Why “Wonder Woman” matters to me — a female, action-film fan
Growing up, most of my friends sang the praises of rom-coms like Bridget Jones’s Diary, 13 Going on 30, How to Lose a Guy in 10 Days, and anything with J. Lo. I, on the other hand, spent a lot of my time watching action franchises such as Star Wars, The Matrix, Bourne, and Fast & Furious.
I’ve started coming around on rom-coms — years later, Bridget has become a regular in my rotation because, hello, Colin Firth — but high-speed car chases, batshit crazy fights, and wonderfully ridiculous one-liners will always reign supreme in my book. But, as much as I love all that, it’s still very much a male-dominated genre — both in front, and behind, the camera — and that’s just not okay by me.
This should go without saying, but it appears Hollywood needs the reminder: Women are kickass too, and should be represented as such in lead, layered roles.
It’s not totally bleak, though. The aforementioned franchises have so many complicated and dynamic characters within them, like Carrie Fisher’s Princess-turned-General Leia, Daisy Ridley’s force-to-be-reckoned-with Rey, and Felicity Jones’ tough-as-nails Jyn. To anyone who would say differently about their kickass stature, look no further than this tweet from The Last Jedi director Rian Johnson.
Then there’s Carrie-Anne Moss’ tenacious Trinity and Michelle Rodriguez’s ride-or-die Letty. These are only some of the actresses and characters who inspired, and continue to inspire, me through their power, strength, boldness, and bravery. So, there are some great examples, but the representation could be much better, on screen and off.
But now, finally, there’s Wonder Woman, with a female star and director.
I watched director Patty Jenkins’ brilliant, empowering, fun, romantic, feminist film in a theater full of teen girls who had participated in a launch event celebrating the partnership between Google’s Made with Code and Wonder Woman. Throughout the screening, I cried…a lot. I cried during character deaths, sure — I may be a proud Slytherin, but I’m still human.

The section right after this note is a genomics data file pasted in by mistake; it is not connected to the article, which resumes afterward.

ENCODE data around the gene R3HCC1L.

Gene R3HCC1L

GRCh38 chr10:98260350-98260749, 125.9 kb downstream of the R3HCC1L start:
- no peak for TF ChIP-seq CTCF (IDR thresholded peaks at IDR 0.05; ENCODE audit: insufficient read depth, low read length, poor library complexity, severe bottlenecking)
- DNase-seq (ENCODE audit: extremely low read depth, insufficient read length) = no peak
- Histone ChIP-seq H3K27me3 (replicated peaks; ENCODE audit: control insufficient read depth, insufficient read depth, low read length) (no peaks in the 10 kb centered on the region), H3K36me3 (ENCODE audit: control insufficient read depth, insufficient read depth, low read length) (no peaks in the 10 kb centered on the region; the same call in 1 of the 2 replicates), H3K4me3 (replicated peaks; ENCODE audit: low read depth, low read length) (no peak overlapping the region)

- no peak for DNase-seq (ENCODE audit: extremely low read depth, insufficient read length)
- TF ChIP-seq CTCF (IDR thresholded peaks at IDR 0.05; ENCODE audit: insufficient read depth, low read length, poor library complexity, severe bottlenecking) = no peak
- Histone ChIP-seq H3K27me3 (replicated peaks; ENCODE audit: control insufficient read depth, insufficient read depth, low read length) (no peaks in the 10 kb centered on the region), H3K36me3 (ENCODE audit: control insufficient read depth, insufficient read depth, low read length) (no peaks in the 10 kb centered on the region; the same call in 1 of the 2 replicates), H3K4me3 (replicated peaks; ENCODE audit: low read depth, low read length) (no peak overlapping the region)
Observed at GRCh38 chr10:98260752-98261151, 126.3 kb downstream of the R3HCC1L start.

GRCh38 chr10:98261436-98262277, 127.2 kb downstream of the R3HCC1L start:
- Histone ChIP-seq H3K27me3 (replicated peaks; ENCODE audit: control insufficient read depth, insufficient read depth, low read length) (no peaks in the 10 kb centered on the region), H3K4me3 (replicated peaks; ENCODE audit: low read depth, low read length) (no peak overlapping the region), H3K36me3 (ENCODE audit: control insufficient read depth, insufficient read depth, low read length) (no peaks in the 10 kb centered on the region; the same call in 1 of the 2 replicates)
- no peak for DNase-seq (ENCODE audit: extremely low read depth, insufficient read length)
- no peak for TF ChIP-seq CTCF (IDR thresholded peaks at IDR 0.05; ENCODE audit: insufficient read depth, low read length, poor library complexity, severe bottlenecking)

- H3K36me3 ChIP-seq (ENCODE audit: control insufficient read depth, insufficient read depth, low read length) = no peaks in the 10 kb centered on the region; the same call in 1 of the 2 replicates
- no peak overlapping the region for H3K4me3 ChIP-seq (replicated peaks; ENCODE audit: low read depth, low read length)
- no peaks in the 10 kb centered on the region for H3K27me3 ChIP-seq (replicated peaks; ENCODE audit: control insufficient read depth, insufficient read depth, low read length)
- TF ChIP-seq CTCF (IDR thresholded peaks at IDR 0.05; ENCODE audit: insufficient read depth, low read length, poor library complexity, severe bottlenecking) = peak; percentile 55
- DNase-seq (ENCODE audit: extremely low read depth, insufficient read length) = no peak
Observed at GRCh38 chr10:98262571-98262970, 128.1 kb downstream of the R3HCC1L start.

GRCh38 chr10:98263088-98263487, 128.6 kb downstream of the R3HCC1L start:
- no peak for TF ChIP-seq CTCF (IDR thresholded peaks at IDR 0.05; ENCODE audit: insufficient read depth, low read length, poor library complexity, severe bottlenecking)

However, what caught me by surprise was how emotional I became while watching dynamo Gal Gadot — another one of my Fast & Furious favorites, who expertly executes this new role — suit up for the first time and head into battle on her own, simply because it was the right thing to do.
In that moment, I thought, “We’re finally getting the lead female superhero we need and deserve.” It felt monumental and, in a way, cathartic. To have a female character who not only embodies strength, morality, beauty, and courage, but also has the support of her male counterparts, is just beyond. In a turbulent political climate, it’s so empowering and meaningful to see a woman, against all odds, thrive. Frankly, I think we could all use that positivity and optimism right now.
I wondered if the girls in the theater were thinking about these things, too. I think they had to have been, because the audience erupted into applause at this fiery, full-fledged look at our new Wonder Woman in action. That’s when the floodgates really opened for me, just hearing this excitement and getting that validation that yes, people — young women in particular — are really responding to this movie.
The enthusiasm and support was there in that moment — and when the Amazons rallied together to fight the invaders on the beach, when Diana saved a village, and when she single-handedly destroyed Ares, to name a few. To see Diana finally get her silver-screen due after 75 years, and be embraced with such warmth in all of that, is huge.
That said, I hope those young wonder women weren’t too focused on what this all means. Of course it matters, but I hope that they were mostly enjoying the film for what it is — one about a superhero who, gender aside, kicks some serious ass in the name of good and love. I hope that, one day, they’ll look back on Wonder Woman as one in a long line of female-fronted superhero films. Hell, maybe those girls will even help move that needle. I hope that as they get older, the need to shatter a cinematic glass ceiling will only seem like a distant memory. With a record-breaking, box-office debut and stellar critical and audience responses, that — thankfully — seems like a real possibility.
We hear this a lot, but Wonder Woman could actually be the film to, at long fucking last, prove to the industry that it’s about damn time to create an equal cinematic landscape across genres.
By film’s end, I wiped away my many tears. I was a blubbering mess, just like many of the people around me and, to be clear, that’s a good thing. I took a moment, and thought: “This is actually going to change things.”
I honestly believe that it will, and the action film-loving kid in me could not be more excited to feel represented and inspired, by Diana Prince no less.